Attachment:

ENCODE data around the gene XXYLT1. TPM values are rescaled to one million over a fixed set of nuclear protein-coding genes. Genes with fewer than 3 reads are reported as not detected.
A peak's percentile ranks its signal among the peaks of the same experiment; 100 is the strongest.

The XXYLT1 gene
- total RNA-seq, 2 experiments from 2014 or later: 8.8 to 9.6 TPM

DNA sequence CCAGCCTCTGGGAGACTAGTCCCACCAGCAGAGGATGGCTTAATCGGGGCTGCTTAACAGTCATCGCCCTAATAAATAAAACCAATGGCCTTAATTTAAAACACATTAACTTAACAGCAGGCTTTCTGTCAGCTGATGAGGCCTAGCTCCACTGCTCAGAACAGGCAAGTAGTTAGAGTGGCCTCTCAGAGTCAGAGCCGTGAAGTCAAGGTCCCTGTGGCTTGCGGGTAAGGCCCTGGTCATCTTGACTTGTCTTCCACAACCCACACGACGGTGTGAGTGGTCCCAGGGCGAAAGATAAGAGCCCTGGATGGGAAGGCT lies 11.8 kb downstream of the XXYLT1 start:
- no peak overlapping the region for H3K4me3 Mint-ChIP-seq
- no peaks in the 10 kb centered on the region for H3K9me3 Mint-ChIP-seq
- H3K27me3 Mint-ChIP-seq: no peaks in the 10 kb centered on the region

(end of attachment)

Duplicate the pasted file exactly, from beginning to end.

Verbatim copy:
ENCODE data around the gene XXYLT1. TPM values are rescaled to one million over a fixed set of nuclear protein-coding genes. Genes with fewer than 3 reads are reported as not detected.
A peak's percentile ranks its signal among the peaks of the same experiment; 100 is the strongest.

The XXYLT1 gene
- total RNA-seq, 2 experiments from 2014 or later: 8.8 to 9.6 TPM

DNA sequence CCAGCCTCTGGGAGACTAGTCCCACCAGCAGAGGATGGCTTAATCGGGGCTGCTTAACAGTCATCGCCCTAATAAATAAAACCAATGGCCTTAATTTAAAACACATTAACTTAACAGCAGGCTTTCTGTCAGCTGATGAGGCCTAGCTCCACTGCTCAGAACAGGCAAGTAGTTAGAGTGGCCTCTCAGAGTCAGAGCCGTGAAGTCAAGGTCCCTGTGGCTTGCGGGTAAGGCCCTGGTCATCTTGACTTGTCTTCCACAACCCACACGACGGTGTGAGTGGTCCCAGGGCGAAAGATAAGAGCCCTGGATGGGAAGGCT lies 11.8 kb downstream of the XXYLT1 start:
- no peak overlapping the region for H3K4me3 Mint-ChIP-seq
- no peaks in the 10 kb centered on the region for H3K9me3 Mint-ChIP-seq
- H3K27me3 Mint-ChIP-seq: no peaks in the 10 kb centered on the region